Source of book: I own this.
This book is one of my wife’s random used book discoveries - she’s pretty good at that. She knew I liked the author, and the topic seemed interesting, so she picked it up.
A Clearing in the Distance is a biography of Frederick Law Olmsted. Perhaps you may have heard of him? Or maybe not. But you undoubtedly have heard of Central Park in New York City. Well, he and his partner Calvert Vaux designed it. Or how about the Chicago World’s Fair? Olmsted designed the grounds. Olmstead is considered the founder of the profession of “Landscape Architecture,” a term he disliked, but used because he never did come up with a better one.
Frederick Law Olmsted
Olmstead’s adult life overlapped with the second half of the 19th Century, so reading about his life brings in a lot of the culture, politics, and society of those times.
“I have all my life been considering distant effects and always sacrificing immediate success and applause to that of the future.” ~ Frederick Law Olmsted
I love this quote because it epitomizes the work of a landscape architect. As Olmsted noted, trees take a while to grow, and the final effect of a design is usually not seen for 40 or 50 years. Olmsted was thus working for future generations. But there is more here as well. I was struck at multiple places in this book at just how much our view of the public sector and the common good has changed since the late 1800s. I’ll get into that issue throughout the blog. I think that we used to have an idea of building for the future, for building for generations to come, to build for the public good, and not just for the good of the wealthy.
Perhaps the most pertinent example here is the way we approach parks. There was an era when creating large parks open to everyone was a priority for growing cities. And these were not cheap - they were quite expensive to design, build, and maintain. And they were huge. It is easy to forget that in 1850, New York City had a population of just under 600,000 - that’s about the same as the metro Bakersfield area. Likewise, when Montreal contracted with Olmsted to create a public park, it was a city of merely 120,000. Yet that is when large sums of money were set aside to build Central Park in New York and Mount Royal in Montreal. While Bakersfield has invested in some truly public parks over the years (and seems to be finally interested in improving Hart Park - which dates back many decades - these are all on a much smaller scale. And, as far as neighborhood parks, more and more of these are sequestered in gated communities, where the common riff-raff is carefully excluded. (In practice, segregation rearing its head again…)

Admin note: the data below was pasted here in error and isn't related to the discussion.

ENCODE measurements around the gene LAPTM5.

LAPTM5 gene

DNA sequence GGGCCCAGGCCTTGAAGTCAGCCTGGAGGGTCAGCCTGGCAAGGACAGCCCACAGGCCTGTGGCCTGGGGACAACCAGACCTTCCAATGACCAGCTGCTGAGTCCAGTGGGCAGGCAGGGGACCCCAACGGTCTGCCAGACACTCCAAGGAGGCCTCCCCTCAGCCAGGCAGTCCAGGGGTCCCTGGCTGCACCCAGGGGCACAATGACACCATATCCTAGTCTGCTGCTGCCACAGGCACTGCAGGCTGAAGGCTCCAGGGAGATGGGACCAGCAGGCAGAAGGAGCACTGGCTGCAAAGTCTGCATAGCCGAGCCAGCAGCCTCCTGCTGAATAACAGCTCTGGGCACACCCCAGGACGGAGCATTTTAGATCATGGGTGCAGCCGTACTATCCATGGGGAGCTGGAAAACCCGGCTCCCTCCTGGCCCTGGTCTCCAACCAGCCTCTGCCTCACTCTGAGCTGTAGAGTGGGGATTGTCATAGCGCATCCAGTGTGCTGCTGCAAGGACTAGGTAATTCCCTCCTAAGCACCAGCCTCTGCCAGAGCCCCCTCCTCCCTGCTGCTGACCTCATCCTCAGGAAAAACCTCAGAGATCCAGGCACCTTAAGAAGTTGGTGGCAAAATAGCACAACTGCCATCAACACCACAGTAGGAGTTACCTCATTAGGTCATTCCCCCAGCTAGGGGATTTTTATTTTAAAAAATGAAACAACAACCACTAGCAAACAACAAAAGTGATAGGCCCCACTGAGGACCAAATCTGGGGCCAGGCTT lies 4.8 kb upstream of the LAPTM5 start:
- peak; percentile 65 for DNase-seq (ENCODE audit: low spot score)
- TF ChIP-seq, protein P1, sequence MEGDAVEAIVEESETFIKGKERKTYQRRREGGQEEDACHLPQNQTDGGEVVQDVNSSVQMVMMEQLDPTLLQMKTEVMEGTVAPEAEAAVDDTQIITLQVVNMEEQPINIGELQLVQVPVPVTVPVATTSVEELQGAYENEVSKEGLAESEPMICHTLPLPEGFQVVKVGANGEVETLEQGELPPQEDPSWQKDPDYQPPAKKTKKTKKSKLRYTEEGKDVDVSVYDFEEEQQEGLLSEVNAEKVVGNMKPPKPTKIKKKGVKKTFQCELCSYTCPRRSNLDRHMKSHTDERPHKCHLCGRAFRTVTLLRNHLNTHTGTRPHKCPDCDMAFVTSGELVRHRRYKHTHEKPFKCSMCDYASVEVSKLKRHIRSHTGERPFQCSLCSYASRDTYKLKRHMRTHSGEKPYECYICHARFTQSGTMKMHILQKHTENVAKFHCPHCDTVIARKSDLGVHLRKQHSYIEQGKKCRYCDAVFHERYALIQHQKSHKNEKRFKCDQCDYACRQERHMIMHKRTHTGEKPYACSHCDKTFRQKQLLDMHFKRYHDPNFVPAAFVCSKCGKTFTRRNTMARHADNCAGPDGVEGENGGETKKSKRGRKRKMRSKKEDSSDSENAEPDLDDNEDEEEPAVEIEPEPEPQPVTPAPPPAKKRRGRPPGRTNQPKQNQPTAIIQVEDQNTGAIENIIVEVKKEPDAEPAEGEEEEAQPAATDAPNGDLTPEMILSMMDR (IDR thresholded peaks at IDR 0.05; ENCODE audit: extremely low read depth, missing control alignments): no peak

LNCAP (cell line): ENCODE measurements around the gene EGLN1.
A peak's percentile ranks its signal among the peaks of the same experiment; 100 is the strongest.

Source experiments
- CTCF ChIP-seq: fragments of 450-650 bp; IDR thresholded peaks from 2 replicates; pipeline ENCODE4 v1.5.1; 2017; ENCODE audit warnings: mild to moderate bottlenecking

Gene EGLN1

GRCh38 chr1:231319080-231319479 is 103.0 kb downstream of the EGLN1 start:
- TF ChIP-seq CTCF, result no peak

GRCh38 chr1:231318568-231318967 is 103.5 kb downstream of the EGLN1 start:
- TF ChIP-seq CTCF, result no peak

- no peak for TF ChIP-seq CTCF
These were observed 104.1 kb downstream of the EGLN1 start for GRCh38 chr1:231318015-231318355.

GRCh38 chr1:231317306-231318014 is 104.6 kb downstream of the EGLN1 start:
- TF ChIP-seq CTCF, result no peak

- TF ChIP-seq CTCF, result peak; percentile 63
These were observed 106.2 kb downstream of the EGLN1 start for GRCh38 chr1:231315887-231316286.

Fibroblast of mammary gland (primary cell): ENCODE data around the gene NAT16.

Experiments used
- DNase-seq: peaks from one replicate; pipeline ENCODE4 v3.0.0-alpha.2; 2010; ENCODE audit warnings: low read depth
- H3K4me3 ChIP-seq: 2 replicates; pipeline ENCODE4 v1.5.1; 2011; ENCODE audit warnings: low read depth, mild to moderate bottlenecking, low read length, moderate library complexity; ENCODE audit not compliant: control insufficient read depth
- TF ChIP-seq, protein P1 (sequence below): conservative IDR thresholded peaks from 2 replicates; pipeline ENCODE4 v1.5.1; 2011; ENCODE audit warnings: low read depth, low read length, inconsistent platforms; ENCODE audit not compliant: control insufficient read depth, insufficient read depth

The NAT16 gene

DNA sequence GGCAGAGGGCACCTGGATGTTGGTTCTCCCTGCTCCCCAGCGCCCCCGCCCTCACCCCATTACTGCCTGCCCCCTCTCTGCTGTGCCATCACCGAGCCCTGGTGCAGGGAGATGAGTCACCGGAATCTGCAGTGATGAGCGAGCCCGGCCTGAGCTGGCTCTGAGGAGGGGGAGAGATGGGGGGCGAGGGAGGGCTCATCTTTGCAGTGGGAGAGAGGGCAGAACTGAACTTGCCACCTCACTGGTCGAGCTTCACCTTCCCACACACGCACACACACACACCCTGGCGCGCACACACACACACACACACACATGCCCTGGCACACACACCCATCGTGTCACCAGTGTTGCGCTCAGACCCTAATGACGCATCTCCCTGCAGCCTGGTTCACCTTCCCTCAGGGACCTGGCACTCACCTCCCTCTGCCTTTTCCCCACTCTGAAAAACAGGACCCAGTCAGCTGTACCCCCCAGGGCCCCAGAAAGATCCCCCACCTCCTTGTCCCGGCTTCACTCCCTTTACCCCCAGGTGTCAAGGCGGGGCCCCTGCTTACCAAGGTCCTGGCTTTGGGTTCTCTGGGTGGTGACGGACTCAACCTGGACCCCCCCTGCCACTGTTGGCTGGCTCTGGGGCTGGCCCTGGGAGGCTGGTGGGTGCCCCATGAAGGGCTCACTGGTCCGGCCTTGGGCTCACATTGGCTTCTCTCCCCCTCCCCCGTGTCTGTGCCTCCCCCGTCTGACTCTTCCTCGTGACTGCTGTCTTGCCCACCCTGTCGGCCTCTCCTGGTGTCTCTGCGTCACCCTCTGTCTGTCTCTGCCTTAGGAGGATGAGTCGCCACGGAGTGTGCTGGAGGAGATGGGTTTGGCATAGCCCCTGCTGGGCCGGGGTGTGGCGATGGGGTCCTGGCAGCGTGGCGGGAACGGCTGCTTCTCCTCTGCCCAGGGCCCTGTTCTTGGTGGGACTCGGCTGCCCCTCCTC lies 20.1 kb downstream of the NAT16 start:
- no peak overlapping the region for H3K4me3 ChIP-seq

One of the reasons for this shift is a change in the social contract between the classes. At several junctures, the book notes that part of being a “gentleman” was a responsibility to the common good. A man who didn’t use part of his wealth to benefit the commons was despised - by his peers. Not so much now. While there are exceptions, far too many of our own oligarchs believe they have zero obligation to the common good whatsoever. Ayn Rand has won their hearts.
Olmsted and others who worked for the preservation of wilderness (such as Yosemite) and creation of urban wilderness (through the parks) noted that in Europe at the time, all the best places were owned by the rich and carefully kept off limits to the commoners. Europe has since acted to change this - establishing its own national park systems and opening many formerly aristocrats-only parks to everyone. Now, it is the United States that is toying with privatizing public land and letting the wealthy buy up ever more of our public spaces.
Olmsted himself saw the beginnings of this transition, and it worried him. Always opposed to the institution of slavery, he noted that it “hindered the development of civilized communities” - not just among slaves, but among slave owners. (In my opinion, the support for the public sector and public good in the United States cratered after the end of Jim Crow. Whites were unwilling to share, and thus decided to oppose all public sector spending.) Olmsted further worried about the over-emphasis on self-reliance that went along with pioneering. It tended to degenerate into self indulgence and greed. Even the social and political institutions formed were based on self-interest rather than community. It is a problem that truly plagues us today.
Back to Olmsted himself. It took a while for Olmsted to find his career - and he did so in part because he was looking for a steady job. He dabbled for a number of years, taking a voyage as a common deck hand, gentleman farming, writing. He took a tour of the South and wrote about it in a mildly anti-slavery way. Actually, this trip served to make him even more abolitionist than he was. Back in his time, moderates called for a slow phasing out of slavery (by, for example, making the children free, and letting the existing slaves slowly die out.) However, he realized as a result of this trip that the Southern slave owners had no intention of any compromise. Rather, they required ever more land to work with slaves, and intended to make the United States mostly slave territory in the future. In what sounds all too familiar now, Olmsted wrote that the Southern gentry “do not seem to have a fundamental sense of right...Their moving power and the only motives which they can comprehend are materialistic.” Kind of like the modern Right...profit is all that matters. Olmsted made some money off his books and publishing ventures. But more than that, he got his name out.